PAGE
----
Because middle class teachers can’t fund political parties, think tanks and the media to push the concept that what is in their best immediate financial interest is also (by utter coincidence) in the best interest of the nation as a whole the way billionaires can and do. That would be the honest answer IMO.

Also ‘tax increases’ are bad because they remove money from circulation which could be used for consumption and investment, which damages the economy but ‘spending cuts’ are ok despite doing the same thing and removing money from circulation.

On these issues there are the real reasons people do them, and the reasons they pretend. The real motive is to empower the plutocracy, reduce taxes (esp supply side taxes on the well off) and reduce spending on social programs and infrastructure. The pretend motive is to grow the economy, create jobs and reduce the deficit. If you look at the pretend motives you get confused by the endless contradictions and bad ideas being thrown around. If you look at the real motive things make sense and are done fairly consistently.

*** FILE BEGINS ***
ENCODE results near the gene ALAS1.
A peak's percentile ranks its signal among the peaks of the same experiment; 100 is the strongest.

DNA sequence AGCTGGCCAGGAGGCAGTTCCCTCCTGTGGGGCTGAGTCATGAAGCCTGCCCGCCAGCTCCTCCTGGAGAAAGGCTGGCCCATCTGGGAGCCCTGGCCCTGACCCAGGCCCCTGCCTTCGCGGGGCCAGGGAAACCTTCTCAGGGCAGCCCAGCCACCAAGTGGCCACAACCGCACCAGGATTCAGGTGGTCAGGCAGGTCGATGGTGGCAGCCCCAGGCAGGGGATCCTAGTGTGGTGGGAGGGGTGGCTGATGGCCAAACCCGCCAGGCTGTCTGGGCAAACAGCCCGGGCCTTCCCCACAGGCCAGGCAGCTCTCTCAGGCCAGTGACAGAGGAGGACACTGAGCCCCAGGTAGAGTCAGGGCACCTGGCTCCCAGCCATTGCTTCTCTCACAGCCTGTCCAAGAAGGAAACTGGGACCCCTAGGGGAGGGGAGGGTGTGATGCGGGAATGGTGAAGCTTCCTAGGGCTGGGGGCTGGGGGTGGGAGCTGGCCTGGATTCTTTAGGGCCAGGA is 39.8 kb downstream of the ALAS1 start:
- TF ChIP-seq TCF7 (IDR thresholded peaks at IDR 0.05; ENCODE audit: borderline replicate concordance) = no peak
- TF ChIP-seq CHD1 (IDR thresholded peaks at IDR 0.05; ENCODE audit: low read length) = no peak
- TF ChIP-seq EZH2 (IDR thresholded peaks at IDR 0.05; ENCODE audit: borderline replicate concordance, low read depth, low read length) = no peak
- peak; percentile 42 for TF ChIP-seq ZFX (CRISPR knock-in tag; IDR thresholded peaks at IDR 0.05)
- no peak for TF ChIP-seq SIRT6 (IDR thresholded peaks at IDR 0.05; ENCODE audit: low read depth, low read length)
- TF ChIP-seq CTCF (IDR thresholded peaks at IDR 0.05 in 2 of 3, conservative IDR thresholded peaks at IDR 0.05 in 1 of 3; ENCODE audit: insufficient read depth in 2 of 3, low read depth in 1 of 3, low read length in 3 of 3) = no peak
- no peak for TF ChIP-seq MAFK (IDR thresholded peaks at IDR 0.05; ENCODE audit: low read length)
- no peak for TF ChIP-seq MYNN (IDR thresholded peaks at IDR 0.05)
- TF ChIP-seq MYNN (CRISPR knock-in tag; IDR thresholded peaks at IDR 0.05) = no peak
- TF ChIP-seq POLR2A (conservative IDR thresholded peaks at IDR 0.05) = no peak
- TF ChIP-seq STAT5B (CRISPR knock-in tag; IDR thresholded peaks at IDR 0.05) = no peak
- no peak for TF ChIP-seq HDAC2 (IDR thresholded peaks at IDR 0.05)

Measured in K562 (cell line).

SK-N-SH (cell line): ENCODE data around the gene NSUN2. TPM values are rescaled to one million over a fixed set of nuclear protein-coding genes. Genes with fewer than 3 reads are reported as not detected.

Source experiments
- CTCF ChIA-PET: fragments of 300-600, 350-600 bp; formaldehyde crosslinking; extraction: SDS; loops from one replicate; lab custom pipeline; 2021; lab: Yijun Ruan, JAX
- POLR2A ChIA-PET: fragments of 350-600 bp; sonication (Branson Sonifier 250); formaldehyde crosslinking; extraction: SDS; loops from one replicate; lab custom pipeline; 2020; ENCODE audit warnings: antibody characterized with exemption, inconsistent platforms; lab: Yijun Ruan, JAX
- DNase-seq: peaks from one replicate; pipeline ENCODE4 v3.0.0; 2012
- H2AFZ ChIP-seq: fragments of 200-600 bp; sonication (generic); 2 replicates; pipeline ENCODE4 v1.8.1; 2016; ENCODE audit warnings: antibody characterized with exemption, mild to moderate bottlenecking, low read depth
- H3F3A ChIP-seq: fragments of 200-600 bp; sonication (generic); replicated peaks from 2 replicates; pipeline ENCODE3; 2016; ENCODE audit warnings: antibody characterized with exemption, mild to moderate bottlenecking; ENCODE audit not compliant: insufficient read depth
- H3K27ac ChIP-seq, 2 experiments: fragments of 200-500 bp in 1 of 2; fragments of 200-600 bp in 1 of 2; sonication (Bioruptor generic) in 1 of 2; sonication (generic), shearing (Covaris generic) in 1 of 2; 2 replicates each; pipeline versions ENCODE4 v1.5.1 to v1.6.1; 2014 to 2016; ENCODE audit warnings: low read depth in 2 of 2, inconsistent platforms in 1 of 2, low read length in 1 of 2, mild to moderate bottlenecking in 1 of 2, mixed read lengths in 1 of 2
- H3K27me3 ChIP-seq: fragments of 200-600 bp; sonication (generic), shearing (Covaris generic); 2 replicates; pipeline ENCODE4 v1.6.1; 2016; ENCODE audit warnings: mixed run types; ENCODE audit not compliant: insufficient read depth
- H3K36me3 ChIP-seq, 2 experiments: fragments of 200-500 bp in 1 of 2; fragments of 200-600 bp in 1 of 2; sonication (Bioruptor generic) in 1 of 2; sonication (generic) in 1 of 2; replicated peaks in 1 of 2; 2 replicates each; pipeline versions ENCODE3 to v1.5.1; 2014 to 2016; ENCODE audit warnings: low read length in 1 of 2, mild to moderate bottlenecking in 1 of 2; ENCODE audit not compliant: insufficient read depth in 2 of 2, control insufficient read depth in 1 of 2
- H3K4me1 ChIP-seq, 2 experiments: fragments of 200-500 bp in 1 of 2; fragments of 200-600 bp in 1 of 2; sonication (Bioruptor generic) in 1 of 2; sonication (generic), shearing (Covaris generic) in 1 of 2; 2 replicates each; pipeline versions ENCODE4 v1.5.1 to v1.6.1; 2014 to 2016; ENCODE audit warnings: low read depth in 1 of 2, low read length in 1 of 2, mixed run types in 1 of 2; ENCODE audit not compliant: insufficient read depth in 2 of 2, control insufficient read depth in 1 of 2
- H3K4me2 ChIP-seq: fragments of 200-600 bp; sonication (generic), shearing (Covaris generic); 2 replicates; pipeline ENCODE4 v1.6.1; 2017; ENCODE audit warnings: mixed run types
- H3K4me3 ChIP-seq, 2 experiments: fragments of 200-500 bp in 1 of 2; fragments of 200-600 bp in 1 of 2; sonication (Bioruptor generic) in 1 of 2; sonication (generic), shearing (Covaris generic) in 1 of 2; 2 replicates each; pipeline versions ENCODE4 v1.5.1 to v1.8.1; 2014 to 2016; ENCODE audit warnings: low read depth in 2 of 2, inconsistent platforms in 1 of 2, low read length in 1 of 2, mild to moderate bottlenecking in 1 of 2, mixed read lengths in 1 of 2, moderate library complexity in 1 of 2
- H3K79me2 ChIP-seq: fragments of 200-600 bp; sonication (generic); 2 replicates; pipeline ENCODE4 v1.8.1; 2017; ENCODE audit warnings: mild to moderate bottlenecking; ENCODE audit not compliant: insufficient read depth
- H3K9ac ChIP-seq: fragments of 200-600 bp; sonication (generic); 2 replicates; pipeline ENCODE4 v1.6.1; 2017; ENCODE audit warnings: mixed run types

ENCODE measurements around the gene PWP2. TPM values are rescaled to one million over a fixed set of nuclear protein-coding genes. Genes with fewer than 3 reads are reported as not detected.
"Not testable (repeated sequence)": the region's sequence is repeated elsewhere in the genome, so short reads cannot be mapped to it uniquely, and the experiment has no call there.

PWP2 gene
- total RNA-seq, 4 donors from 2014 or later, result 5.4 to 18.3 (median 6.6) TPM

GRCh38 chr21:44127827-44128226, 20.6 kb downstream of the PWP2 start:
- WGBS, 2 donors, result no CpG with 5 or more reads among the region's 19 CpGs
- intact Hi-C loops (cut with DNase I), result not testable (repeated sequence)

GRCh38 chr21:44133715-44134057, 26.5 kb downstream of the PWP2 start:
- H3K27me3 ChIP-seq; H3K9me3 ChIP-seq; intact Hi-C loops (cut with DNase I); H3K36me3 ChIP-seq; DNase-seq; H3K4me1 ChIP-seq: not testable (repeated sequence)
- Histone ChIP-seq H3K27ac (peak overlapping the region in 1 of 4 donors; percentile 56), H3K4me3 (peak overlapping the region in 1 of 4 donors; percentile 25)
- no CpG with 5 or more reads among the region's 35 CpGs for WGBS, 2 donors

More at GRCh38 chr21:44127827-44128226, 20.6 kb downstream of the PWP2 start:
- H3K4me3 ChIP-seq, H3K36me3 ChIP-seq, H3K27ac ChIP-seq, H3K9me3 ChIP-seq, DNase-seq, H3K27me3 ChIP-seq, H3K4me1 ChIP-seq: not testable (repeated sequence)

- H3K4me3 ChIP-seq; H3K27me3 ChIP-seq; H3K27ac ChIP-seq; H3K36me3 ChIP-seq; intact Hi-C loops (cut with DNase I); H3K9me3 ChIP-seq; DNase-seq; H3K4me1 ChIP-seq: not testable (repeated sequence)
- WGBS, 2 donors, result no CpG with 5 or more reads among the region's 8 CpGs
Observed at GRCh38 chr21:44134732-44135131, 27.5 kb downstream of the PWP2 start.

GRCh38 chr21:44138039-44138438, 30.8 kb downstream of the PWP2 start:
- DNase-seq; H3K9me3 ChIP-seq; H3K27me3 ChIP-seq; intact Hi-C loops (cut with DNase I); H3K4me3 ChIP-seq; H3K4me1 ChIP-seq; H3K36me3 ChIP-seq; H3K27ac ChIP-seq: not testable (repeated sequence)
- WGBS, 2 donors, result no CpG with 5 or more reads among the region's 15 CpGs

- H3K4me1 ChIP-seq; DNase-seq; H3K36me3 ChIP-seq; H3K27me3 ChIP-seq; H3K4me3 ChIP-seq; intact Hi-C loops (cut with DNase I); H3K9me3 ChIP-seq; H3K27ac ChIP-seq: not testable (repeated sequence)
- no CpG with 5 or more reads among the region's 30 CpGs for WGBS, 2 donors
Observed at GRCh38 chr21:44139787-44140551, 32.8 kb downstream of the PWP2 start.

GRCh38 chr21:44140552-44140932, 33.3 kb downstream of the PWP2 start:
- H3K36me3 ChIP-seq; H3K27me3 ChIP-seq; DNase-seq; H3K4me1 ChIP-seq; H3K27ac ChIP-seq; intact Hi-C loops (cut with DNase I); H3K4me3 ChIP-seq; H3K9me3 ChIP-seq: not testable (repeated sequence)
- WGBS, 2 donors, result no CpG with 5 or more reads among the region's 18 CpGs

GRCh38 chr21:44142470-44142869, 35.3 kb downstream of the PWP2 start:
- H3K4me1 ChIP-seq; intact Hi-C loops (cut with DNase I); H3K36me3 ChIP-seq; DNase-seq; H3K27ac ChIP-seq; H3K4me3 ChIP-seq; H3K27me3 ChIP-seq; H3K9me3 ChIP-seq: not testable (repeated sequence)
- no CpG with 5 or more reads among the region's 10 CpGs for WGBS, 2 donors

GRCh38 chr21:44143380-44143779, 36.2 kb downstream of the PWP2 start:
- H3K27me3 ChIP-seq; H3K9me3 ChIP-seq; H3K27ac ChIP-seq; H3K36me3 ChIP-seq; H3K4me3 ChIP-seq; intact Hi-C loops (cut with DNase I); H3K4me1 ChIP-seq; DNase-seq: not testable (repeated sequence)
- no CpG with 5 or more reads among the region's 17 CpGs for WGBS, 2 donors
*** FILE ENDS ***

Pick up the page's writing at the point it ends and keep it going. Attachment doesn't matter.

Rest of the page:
The rich are better equipped to avoid taxes, maximize insider information, and leverage larger amounts of money in every possible way. Even if the poor pooled their money to try to do the same kinds of things, whatever system they used would be less efficient and more likely to be parasitized by insiders.

Teachers’ unions aren’t exactly wilting flowers, you know.

But the real answer lies in the market. If we cut teacher salaries by 10%, will that significantly reduce the quality of education? If not, then teachers are paid too much.

Well, there’s the cynical “golden rule” (“Whoever has the gold, makes the rules”).

But if you’re comparing cutting state workers’ salaries to increasing taxation on the wealthy, you’re comparing apples and oranges. In the first case, the state is decreasing the amount of its money it pays out to people. In the second case, the state is taking more away from people, of what they have earned/obtained for themselves via other channels. This is less philosophically justifiable, especially from a conservative point of view.

Your honesty needs to have a conversation with the facts.